I discovered the recipe as I flipped through Mastering the Art of French Cooking in search of cherry clafoutis. The clafoutis of my youth, I am persuaded, was a sort of cherry-studded coffee cake. But on searching for enlightenment via the internet, many hits seemed to locate the word ‘clafoutis’ in uncomfortably close proximity to the words ‘dense’ and ‘custard’.
You’ll understand my discomfort when I explain that not long ago I had a less-than-pleasant experience with a baked food in which dried fruit served as an aggregate in something its friends would have called custard and its enemies freshly poured concrete. Say it isn’t so, I begged Julia, hauling her 1961 classic off the shelf in desperation.
Unfortunately, she offered but cold comfort, for the clafoutis recipe was subtitled ‘Cherry Flan’ — distinctly custardy. (Forgive me, you connoisseurs who know your crème anglaise from your blancmange blindfolded; I know it’s not that simple, but I’ve been scarred.) Anyways, it didn’t matter in the end, because in seeking clafoutis I came across cherry tart flambée and knew my destiny.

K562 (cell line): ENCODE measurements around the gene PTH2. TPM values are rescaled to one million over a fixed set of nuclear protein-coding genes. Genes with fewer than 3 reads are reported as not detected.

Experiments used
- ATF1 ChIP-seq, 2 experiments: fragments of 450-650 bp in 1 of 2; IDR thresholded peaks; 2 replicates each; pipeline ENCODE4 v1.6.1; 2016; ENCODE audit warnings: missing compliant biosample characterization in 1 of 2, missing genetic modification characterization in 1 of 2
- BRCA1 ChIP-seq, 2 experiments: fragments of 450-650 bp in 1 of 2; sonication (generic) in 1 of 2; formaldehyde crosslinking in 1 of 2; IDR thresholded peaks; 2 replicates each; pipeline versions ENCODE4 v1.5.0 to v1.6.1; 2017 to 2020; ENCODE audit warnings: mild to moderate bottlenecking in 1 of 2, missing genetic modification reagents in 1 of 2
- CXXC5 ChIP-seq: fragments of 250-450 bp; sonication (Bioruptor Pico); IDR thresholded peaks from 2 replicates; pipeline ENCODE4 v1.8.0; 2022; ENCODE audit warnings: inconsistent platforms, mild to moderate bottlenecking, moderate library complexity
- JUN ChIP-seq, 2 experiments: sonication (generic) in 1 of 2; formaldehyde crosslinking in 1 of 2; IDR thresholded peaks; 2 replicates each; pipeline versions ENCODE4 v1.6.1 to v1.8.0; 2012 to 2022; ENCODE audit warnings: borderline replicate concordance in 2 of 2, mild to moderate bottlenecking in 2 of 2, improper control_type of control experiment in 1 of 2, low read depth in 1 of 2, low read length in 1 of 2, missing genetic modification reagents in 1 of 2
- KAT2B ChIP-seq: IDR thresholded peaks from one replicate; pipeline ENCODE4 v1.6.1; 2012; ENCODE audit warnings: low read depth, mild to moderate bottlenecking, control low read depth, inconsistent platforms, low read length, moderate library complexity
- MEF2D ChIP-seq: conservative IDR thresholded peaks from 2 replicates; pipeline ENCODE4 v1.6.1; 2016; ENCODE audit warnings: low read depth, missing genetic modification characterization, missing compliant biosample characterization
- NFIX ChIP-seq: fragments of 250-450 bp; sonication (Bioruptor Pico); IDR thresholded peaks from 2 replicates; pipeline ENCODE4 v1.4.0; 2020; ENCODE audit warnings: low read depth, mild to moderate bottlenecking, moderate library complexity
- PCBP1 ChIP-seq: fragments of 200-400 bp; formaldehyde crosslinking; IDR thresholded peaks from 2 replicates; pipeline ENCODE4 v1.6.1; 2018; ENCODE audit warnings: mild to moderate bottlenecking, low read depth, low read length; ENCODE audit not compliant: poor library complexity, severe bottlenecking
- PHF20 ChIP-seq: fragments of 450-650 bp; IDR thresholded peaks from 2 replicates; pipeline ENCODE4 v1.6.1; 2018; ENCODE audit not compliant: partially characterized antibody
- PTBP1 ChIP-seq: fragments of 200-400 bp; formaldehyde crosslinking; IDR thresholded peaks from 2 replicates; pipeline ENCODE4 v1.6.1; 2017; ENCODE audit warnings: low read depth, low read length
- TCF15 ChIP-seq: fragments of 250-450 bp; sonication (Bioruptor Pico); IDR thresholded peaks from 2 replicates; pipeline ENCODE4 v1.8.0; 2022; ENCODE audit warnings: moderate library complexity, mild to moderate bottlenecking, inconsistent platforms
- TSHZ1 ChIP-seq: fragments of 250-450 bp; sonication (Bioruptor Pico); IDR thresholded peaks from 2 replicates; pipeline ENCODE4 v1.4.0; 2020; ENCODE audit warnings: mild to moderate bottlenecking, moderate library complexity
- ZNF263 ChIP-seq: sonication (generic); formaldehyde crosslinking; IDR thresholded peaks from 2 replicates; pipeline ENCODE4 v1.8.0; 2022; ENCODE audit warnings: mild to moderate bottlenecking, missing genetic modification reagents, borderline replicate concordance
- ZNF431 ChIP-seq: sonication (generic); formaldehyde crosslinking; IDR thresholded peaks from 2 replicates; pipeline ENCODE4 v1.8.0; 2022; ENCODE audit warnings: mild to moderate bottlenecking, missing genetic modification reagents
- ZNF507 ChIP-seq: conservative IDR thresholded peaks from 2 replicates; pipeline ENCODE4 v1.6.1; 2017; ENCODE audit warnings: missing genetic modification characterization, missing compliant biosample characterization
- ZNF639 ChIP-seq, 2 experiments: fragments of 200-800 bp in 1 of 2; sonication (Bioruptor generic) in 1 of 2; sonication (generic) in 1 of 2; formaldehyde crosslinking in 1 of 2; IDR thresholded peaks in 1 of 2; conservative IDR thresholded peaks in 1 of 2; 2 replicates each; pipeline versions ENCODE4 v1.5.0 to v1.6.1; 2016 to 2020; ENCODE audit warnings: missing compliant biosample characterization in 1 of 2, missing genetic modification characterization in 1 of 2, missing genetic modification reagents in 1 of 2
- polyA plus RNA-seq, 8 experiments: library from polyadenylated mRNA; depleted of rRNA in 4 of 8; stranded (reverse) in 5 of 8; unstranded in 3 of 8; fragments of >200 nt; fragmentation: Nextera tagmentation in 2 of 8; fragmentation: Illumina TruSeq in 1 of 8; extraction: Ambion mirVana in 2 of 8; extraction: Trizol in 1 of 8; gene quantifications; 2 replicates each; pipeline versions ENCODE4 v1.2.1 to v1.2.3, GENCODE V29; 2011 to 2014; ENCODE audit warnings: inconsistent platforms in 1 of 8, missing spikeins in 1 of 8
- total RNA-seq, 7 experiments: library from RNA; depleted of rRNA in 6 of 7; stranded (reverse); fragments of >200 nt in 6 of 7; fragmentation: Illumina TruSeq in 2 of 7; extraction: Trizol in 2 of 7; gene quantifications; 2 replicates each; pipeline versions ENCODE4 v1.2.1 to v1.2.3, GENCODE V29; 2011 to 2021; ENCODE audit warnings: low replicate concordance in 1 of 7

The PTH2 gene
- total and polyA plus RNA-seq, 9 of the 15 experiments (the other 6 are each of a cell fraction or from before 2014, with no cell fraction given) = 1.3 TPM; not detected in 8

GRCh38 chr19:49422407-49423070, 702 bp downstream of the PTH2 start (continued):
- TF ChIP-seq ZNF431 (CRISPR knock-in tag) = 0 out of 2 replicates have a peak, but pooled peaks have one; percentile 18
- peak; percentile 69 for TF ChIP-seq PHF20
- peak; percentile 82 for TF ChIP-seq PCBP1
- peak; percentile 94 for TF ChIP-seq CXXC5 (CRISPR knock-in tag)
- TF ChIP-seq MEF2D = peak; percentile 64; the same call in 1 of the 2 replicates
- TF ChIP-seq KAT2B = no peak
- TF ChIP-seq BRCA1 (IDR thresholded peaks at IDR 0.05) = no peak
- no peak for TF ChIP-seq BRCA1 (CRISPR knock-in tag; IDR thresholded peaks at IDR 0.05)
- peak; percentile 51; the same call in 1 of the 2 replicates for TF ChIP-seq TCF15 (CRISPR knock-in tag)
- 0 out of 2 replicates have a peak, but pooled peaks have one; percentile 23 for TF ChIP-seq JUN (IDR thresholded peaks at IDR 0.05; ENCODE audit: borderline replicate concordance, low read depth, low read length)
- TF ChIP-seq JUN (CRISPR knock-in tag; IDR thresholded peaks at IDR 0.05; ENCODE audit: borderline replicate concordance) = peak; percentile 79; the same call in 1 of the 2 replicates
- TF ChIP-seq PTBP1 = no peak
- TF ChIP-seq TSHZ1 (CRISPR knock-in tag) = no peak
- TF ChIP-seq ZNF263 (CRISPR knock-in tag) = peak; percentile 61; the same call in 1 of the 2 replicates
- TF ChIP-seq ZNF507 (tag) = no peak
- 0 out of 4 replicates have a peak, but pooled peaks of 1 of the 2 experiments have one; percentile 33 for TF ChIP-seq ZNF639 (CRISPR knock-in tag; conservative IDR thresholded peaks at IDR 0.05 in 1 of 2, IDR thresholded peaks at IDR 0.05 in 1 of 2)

The recipe looked easy. Naturally, I didn’t read it all the way through; only unadventurous, play-it-safe types do that. The first decision to be made was whether to use canned or fresh cherries, the author alleging either kind to be suitable. After trying both, I found canned sour cherries were best, lending depth and balance to the otherwise sweet flavor.